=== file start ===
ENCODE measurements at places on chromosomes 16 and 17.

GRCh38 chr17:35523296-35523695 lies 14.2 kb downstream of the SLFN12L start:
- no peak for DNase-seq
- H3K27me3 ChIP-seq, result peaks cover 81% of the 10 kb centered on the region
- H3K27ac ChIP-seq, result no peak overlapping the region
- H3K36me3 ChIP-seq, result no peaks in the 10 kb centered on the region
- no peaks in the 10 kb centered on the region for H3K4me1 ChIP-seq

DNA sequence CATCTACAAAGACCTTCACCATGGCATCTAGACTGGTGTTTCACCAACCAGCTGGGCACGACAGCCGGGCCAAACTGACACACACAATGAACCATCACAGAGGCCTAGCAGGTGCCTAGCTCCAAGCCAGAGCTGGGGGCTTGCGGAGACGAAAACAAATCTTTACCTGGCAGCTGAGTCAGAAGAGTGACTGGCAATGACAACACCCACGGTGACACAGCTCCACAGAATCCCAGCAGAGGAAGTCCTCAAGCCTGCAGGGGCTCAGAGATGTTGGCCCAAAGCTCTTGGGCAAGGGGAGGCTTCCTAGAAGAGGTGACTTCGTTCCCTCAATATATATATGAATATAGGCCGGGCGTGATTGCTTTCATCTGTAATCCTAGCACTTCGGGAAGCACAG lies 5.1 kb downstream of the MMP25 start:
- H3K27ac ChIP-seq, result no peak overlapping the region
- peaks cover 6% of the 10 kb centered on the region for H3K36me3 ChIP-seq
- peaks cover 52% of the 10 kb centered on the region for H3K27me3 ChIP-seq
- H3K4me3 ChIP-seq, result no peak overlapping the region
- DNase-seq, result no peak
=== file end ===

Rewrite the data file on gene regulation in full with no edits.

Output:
ENCODE measurements at places on chromosomes 16 and 17.

GRCh38 chr17:35523296-35523695 lies 14.2 kb downstream of the SLFN12L start:
- no peak for DNase-seq
- H3K27me3 ChIP-seq, result peaks cover 81% of the 10 kb centered on the region
- H3K27ac ChIP-seq, result no peak overlapping the region
- H3K36me3 ChIP-seq, result no peaks in the 10 kb centered on the region
- no peaks in the 10 kb centered on the region for H3K4me1 ChIP-seq

DNA sequence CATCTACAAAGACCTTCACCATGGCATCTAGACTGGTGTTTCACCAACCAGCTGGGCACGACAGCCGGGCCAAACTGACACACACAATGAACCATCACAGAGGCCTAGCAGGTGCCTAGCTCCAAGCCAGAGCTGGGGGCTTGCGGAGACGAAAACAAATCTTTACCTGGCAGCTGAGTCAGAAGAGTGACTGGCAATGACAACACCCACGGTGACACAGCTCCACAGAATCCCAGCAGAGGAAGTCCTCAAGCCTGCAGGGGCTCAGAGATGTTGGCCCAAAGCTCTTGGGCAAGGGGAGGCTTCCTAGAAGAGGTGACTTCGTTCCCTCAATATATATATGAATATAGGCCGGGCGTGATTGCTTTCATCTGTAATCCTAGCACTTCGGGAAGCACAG lies 5.1 kb downstream of the MMP25 start:
- H3K27ac ChIP-seq, result no peak overlapping the region
- peaks cover 6% of the 10 kb centered on the region for H3K36me3 ChIP-seq
- peaks cover 52% of the 10 kb centered on the region for H3K27me3 ChIP-seq
- H3K4me3 ChIP-seq, result no peak overlapping the region
- DNase-seq, result no peak